Very few historical fiction writers have university degrees in history. Authors of historical fiction are, first and foremost, novelists who must master the craft of fiction in the same way as any other novelist. Learning how to write good scenes that will keep readers turning the pages is as vital as getting the factual details right. Yet those details must be nailed. Characters jumping off the page as modern-day people disguised in period garb, spouting contemporary lingo, will break your scenes.
Here are 6 tips for using historical detail to create authentic scenes, though I’m sure there are many more.
Tip #1 Don’t Hit Your Readers Over the Head
Unless you already have a PhD in your chosen time period, you will need to learn almost every detail about it: what people wore and ate, how they cooked and washed, what their home was like and how they spoke and thought.
Something you unearthed during your research may seem a golden nugget for you, but might not have the same fascination for your reader. So avoid hitting your readers over the head with every single one of these details. Readers want to be entertained with a cracking story. If they want facts, they’ll read a history text book.
Don’t have characters tell each other historical facts. Apart from the fact that they probably know this information, it’s an obvious author ploy and risks jerking readers right out of your scene. Things like: ‘Come to my cottage tomorrow,’ he said, ‘the one with the strips of wattle woven together and covered in a plaster of animal hair and clay,’ is a sure atmosphere-killer.
But don’t fret over the hours you spent gathering these details. They haven’t been wasted, since it was necessary to spend this time gathering all the facts in order to sift through them and choose which ones to use. Besides, they can always be used in the scenes of a future book.
Tip #2 If in Doubt, Leave it Out
The trick to writing good historical fiction is not in compiling research or learning the details, but in knowing which of these details to leave out of your scenes Or, if you are like me and tend to go overboard in the first draft, which ones to delete. Ask yourself: does you reader really need to know this? Does this advance my scene or my overall story? Is this truly essential for my scene? Read it out loud and if it serves no purpose, or sounds contrived, delete it. If in doubt, leave it out.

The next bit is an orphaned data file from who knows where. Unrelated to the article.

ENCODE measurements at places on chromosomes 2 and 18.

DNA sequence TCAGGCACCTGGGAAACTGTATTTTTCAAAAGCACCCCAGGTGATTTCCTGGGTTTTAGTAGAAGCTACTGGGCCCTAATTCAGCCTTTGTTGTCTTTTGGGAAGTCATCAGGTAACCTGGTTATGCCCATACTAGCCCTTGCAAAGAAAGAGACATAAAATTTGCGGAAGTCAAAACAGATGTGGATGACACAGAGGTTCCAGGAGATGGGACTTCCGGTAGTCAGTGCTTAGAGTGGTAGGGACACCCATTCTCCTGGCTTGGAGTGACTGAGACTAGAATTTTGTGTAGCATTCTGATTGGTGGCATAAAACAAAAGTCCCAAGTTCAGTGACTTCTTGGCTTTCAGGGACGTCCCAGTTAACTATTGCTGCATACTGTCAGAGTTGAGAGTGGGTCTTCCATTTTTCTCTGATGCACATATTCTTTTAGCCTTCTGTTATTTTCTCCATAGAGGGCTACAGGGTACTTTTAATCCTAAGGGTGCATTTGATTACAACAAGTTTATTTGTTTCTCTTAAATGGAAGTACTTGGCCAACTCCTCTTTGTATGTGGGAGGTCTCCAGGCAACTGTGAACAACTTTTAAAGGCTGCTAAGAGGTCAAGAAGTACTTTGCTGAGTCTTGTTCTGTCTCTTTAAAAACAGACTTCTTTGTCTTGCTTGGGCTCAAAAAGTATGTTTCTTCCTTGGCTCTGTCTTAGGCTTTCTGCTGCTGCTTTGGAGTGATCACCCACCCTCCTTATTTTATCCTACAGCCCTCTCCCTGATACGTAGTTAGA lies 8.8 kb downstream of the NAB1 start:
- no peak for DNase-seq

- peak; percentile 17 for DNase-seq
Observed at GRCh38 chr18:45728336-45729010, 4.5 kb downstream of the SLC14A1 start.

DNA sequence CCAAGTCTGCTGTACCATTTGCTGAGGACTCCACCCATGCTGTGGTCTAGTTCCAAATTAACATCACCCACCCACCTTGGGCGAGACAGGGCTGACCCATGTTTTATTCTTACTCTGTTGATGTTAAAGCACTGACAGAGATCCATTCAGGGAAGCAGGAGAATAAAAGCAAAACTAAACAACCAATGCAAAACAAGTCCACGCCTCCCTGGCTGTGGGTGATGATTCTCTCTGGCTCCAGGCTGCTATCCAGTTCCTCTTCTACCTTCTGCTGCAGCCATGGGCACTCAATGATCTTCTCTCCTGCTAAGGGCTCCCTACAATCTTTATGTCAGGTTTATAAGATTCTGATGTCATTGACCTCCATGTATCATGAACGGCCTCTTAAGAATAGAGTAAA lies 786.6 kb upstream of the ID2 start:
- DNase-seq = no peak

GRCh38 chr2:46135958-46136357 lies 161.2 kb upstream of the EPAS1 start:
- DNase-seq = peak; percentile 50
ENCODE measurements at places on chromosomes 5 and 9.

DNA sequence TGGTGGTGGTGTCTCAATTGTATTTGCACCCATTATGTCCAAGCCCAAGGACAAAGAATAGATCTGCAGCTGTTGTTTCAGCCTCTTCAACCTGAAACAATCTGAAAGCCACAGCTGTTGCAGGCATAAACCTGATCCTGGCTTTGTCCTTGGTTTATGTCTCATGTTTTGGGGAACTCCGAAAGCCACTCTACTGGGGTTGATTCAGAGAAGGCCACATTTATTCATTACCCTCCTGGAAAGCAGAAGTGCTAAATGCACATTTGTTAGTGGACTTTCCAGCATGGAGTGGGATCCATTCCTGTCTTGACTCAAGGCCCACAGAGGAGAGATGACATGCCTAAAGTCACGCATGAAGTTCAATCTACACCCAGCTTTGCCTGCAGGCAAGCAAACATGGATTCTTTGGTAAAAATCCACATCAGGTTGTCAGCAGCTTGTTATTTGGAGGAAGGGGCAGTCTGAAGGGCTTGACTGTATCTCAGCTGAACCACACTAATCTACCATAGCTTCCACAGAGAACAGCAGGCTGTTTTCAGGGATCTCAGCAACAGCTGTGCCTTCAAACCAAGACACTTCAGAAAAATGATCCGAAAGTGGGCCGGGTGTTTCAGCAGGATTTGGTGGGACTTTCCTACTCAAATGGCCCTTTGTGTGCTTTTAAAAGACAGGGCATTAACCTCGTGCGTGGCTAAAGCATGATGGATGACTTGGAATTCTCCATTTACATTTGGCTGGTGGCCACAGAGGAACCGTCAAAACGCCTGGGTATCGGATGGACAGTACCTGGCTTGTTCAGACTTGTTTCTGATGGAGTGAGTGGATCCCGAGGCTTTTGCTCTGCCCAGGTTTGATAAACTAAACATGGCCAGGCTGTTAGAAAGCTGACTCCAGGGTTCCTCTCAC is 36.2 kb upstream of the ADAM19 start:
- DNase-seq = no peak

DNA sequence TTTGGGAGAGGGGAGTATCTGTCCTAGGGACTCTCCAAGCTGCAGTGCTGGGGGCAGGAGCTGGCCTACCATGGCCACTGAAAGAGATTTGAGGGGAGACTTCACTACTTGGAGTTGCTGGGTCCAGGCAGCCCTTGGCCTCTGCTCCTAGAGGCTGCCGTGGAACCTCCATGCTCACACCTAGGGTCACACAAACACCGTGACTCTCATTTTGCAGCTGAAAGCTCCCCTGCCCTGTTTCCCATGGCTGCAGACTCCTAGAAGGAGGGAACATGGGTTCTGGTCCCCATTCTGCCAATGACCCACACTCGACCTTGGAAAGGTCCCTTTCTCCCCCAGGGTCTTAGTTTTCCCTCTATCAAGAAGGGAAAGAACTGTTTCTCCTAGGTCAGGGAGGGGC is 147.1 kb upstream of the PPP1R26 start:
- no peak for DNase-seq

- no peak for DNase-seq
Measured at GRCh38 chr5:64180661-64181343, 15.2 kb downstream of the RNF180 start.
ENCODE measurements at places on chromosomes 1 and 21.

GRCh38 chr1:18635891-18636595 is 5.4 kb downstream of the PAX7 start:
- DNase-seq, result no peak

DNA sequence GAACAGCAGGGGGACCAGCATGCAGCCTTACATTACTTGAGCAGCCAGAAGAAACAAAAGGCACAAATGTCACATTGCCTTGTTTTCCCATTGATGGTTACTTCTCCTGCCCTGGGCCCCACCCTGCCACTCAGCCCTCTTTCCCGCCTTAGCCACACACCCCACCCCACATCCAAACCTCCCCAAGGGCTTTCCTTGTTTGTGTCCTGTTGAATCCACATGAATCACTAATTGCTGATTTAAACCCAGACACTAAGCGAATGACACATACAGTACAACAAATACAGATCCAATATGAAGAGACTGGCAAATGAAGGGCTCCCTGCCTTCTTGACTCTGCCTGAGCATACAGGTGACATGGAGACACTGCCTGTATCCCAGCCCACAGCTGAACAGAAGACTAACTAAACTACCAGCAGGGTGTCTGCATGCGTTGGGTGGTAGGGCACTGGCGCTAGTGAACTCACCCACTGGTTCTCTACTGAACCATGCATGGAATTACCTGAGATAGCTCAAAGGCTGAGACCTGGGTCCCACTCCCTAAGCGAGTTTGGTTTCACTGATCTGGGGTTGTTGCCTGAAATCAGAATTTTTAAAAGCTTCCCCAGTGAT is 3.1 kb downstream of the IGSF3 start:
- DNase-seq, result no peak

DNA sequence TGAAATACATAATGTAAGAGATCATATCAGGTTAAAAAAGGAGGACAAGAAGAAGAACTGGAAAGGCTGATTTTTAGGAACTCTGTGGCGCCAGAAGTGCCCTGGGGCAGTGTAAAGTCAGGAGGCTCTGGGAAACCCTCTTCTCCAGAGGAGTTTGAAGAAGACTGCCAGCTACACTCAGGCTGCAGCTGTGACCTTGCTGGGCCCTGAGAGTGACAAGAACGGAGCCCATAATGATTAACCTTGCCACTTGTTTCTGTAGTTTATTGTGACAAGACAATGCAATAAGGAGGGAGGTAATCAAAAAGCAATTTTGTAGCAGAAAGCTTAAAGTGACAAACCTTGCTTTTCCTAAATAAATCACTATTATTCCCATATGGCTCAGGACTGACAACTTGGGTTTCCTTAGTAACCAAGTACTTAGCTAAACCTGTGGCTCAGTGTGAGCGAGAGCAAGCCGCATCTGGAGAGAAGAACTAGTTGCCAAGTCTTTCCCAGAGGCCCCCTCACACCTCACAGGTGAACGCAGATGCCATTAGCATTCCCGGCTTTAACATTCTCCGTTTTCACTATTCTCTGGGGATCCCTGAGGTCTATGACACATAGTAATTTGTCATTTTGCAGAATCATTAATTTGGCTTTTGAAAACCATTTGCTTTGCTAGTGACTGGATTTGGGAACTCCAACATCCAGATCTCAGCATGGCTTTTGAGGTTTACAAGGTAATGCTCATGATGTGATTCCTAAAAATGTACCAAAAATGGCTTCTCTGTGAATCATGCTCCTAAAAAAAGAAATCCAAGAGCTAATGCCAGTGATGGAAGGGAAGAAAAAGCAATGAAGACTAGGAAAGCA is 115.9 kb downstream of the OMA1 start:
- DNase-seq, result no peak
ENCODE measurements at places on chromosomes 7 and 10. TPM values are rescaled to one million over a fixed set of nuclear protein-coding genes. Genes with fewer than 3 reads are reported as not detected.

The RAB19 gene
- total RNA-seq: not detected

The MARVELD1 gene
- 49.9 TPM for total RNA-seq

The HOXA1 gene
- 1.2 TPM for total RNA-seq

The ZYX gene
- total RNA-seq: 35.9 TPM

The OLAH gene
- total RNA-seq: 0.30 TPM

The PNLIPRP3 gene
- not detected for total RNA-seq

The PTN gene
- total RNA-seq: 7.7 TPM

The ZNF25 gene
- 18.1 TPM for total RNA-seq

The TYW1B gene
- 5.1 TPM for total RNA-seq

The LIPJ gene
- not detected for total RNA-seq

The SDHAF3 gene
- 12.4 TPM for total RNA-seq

Tip #3 Time and Place
To create evocative scenes, you are obviously going to research the time period in which your novel is set, but you also need to know what the place was actually like. I live in rural France, but that doesn’t mean I instinctively know what the village was like in the 14th or 18th centuries, when two of my novels are set. You need to find out what plants and animals existed, what it smelt like (odours from the kitchen and the privy!), the weather, the noises, what people were saying and what they believed in. Use all your senses when employing description within your scenes.
Tip #4 Dialogue and Vocabulary
It’s very difficult to know exactly how people in the past really spoke, and even more difficult to recreate accurate speech that isn’t off-putting for your reader. So aim for authenticity, rather than accuracy, and your scenes will be more entertaining. For example in Blood Rose Angel, third novel of my series which is set in medieval France, people didn’t use the same swear words as we do now. They tended to be religion-based. But if I’d had every character using curses like “God’s bones”, “Satan’s blood” or “The Devil’s arse”, it would have sounded rather over the top. So I limited this kind of dialogue and vocabulary to only two, elderly characters. The same goes for using foreign words. Scenes stuffed with “Bonjour”, “Guten Tag,” “Ciao”, “Hola” or long phrases in a foreign language only alienate the reader. Just a littering is sufficient to ground them in that particular country.